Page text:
Acknowledgements: Thomas P. Turner, Mastery Flight Training, Inc., Flight Instructor, Hall of Fame inductee
From the Wichita Eagle July 2, 2019, By Jason Tidd ... “The pilot of a small, general aviation aircraft safely landed at a Wichita airport during a severe thunderstorm after one of the plane’s engines reportedly failed. Emergency crews were called for an airport emergency at around 7 p.m. Tuesday at Eisenhower National Airport, or ICT. Dispatchers said the left engine of a general aviation aircraft had failed.
The plane made an emergency landing at the airport about 10 minutes later as the area was under a severe thunderstorm warning. The National Weather Service warning called for wind gusts of up to 45 mph, small hail and heavy rain in Sedgwick County. The chief of the airport police and fire department, said the plane was a Cessna Conquest ..., a twin engine turboprop that can carry eight to 10 passengers with a flight crew of one or two pilots”.

The National Weather Service reported ... “At 7 pm, slow moving storms moving into southern portions of the Wichita metro area. Some heavy rainfall, small hail and gusty winds to 45 mph are the main concerns”.

…. I was driving home from a different airport on the northeast side of Wichita at about 6:45 pm .... A very heavy thunderstorm appeared to be about over KICT and exhibited the weird sea-green tint associated with thick hail. I’d heard the thunder for about an hour and had watched the storm’s approach on radar on my iPhone, so I knew for a long time it was going to hit. As I drove home the clouds ahead of the storm were mid-to-low level and looked very turbulent and uninviting. Surface winds were strong and gusty. Some areas under the storm were receiving two inches of rain per hour or more, and the cell held together for several hours as it moved slowly eastward. It was a very powerful thunderstorm.

I suspect-and this is pure speculation - that the Conquest pilot was attempting to beat the storm into KICT, but the airplane entered extreme precipitation and perhaps hail and this caused one engine to be damaged or to flame out. 

So far, we don’t know when the engine quit, or why. We may never know.  But either the big turboprop entered the area of storms and then the engine quit, or the engine quit then the airplane entered the area of storms. In either case the pilot flew toward and perhaps into a known severe thunderstorm with either both or only one engine running, when adequate-length airports a short distance to the NNW (including a tower-controlled airport if that was a consideration for the pilot) and to the E remained well clear of the storm.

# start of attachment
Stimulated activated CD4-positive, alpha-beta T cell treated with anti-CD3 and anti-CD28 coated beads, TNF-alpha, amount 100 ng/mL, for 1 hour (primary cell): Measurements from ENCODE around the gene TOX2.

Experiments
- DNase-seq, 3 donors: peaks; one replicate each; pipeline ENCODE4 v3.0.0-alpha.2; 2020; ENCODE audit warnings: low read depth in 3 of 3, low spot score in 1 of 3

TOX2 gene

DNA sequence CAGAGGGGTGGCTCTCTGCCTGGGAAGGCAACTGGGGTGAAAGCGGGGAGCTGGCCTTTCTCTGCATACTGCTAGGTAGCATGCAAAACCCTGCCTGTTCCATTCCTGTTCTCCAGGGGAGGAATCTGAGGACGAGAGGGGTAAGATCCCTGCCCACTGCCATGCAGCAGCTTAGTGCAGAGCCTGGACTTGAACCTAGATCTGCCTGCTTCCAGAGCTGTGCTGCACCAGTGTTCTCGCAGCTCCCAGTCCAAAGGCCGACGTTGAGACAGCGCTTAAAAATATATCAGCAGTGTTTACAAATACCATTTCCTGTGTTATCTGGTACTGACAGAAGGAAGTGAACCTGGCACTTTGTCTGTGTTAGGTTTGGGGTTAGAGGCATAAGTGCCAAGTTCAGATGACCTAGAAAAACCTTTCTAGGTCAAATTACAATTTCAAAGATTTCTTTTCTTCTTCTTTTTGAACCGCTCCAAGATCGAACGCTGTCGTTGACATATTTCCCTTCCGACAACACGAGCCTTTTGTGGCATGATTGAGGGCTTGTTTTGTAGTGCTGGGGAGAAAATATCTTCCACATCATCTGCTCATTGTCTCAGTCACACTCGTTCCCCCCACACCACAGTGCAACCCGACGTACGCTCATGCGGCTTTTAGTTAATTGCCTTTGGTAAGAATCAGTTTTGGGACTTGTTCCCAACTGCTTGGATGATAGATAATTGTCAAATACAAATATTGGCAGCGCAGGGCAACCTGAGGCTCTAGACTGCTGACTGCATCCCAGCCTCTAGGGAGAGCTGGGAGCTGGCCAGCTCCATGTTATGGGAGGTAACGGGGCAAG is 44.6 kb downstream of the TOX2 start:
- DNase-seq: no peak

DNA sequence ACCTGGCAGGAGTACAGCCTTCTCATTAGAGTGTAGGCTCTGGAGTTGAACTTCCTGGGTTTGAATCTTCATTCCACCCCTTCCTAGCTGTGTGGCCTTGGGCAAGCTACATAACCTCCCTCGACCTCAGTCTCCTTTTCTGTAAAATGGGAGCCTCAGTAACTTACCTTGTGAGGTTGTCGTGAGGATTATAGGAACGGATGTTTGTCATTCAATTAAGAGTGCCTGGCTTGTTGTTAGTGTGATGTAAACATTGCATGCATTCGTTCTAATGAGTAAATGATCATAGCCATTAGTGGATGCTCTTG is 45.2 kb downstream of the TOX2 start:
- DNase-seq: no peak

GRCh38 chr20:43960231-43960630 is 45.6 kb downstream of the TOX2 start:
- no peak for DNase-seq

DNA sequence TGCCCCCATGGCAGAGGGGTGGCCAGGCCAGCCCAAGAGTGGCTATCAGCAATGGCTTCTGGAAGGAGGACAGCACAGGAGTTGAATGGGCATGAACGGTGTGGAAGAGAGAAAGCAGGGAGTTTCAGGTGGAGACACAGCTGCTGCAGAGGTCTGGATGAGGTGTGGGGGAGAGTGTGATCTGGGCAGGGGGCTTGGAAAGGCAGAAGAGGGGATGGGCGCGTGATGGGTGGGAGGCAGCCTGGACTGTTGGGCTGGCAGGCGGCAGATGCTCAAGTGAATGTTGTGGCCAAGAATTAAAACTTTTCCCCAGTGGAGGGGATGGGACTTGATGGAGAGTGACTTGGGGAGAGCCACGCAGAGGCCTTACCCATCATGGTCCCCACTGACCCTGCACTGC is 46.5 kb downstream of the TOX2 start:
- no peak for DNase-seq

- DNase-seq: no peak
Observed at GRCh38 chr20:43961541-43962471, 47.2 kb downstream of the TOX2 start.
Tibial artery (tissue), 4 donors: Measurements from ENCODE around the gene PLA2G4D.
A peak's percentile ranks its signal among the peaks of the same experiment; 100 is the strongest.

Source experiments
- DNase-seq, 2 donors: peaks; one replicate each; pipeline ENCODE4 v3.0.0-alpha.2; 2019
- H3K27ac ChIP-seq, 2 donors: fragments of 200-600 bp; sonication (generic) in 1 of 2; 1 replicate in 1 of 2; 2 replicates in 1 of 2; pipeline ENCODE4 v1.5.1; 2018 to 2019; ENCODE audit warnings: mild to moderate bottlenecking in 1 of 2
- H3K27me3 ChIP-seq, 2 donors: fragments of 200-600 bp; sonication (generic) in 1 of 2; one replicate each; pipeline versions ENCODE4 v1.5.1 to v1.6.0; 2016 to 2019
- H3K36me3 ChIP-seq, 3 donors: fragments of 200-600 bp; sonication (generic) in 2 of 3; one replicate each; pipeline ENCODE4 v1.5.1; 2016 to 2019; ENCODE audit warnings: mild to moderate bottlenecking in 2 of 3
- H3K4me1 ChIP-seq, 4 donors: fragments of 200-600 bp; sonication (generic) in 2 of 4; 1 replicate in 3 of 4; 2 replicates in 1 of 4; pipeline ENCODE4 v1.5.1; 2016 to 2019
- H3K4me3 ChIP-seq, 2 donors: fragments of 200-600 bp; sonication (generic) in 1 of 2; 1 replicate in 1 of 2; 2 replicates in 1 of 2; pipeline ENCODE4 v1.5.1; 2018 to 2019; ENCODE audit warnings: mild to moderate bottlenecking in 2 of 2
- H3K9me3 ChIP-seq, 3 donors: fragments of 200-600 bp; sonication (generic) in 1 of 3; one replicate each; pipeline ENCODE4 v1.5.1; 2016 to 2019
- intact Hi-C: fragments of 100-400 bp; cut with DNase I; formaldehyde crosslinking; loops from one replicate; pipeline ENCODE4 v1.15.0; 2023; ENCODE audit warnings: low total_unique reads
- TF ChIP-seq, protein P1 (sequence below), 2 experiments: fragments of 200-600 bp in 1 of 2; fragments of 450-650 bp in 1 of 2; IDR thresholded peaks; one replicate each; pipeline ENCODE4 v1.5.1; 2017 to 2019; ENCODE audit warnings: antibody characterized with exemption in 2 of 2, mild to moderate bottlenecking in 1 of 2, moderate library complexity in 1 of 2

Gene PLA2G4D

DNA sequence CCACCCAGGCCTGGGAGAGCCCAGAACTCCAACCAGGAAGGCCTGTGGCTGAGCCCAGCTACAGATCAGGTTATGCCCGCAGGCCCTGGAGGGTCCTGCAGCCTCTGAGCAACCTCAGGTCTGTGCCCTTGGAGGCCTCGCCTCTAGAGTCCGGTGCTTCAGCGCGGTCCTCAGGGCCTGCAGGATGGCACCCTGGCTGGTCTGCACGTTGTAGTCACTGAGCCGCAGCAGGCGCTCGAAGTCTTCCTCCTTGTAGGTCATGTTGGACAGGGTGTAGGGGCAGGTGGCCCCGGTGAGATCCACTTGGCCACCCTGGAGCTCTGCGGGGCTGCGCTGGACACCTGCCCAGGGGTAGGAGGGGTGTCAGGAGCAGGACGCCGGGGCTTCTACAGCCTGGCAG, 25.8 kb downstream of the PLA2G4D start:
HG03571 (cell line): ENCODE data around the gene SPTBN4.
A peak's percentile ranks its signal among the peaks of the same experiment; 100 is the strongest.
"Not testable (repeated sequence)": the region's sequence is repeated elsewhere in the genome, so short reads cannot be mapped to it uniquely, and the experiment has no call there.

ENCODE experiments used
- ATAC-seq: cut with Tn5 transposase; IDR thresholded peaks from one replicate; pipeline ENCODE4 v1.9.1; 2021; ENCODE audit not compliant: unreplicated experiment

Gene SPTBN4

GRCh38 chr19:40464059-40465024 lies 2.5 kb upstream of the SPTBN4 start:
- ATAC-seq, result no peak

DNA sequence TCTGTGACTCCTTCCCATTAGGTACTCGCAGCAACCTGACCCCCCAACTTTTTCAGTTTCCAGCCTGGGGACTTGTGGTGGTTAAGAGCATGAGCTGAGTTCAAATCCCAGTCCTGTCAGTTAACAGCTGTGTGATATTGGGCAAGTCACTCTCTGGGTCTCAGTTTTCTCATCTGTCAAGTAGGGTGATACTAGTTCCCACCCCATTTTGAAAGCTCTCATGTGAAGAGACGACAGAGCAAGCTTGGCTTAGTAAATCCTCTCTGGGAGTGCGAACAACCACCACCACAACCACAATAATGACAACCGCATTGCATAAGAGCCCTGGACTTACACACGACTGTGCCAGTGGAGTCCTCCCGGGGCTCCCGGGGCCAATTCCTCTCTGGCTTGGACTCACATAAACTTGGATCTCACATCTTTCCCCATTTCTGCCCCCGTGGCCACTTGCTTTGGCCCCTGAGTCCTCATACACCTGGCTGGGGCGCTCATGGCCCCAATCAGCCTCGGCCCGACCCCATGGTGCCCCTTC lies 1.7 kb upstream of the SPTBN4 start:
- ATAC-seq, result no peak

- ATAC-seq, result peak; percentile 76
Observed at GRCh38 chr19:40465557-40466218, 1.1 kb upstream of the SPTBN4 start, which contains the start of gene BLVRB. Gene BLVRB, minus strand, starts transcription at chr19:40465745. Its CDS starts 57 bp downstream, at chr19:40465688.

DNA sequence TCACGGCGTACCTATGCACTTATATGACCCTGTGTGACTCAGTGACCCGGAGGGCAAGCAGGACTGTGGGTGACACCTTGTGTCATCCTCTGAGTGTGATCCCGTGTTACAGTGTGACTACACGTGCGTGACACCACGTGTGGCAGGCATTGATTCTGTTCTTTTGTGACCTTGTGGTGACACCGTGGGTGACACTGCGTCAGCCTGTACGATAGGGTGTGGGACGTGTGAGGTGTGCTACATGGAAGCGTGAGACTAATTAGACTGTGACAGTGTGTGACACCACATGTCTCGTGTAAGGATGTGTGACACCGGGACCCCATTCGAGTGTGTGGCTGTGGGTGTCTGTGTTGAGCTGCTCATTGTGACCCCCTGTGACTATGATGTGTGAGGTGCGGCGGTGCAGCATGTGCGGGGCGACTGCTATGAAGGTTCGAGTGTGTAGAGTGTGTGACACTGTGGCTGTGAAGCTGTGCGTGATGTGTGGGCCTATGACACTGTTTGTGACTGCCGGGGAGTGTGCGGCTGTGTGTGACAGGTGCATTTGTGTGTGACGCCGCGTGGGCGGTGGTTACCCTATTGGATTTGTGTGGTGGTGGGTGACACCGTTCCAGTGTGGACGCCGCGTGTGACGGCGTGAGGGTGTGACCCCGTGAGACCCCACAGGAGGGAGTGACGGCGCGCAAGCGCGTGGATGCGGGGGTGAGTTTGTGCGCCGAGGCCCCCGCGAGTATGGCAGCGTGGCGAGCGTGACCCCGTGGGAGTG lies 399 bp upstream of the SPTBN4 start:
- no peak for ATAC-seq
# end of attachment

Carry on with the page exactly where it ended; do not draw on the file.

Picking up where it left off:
I was waiting for the media to laud the pilot as a hero for getting the airplane and (presumably) passengers on the ground safely on one engine in a severe thunderstorm. I’ve not seen it yet, but it’s coming. That’s certainly the narrative we usually hear and read in cases like this: “He made it through the storm on one engine. He’s a great pilot.”

Our own pilots’ culture in general aviation supports this type of hero worship as well. Secretly (or not) pilots all want the chance to test our skills in an emergency. We want to get the engine-out plane down in a storm, or the burning aircraft’s fire out, or through deep clouds with sheets of ice building on the wings and tail. Ask yourself honestly: when you board an airliner, do you think about raising your hand when a flight attendant nervously exits the flight deck and asks if there’s a pilot in the passenger cabin? You know you do!We all want to be the hero. We want to be a great pilot. It’s in our culture.

 a pilot who lands a stricken airplane on one engine in a severe thunderstorm with 40-knot surface gusts has exhibited great aeronautical skill. I don’t dispute that. But why was he in that predicament in the first place? Did he fly into the thunderstorm hoping to make it into the airport at the last minute, and hit conditions so extreme it took out a turboprop engine? Did he have an engine failure for some other reason and try to sneak in ahead of the storm only to get caught up in it?  Did he intentionally discard the nearby options well away from the thunderstorm, or was he so focused on his destination that he didn’t even consider other options? What was it Apollo 8 commander astronaut Frank Borman said? “The superior pilot uses his superior judgment to avoid situations which require the use of his superior skill.”

 The situations that lead to many accidents, especially weather-and-fuel-related tragedies, are scenarios more times than not often of our own making. I’m reminded of retired US Air Force C-5B Galaxy pilot and FLYING LESSONS reader John Scherer, who said in a past Debrief that his standard pre-flight crew briefing in the C-5 was to tell the crew their job was to deliver a “boring flight.” 

 In the context of avoiding emergency situations of our own making, the pursuit of “boring” is a characteristic of a great pilot.


Tony Birth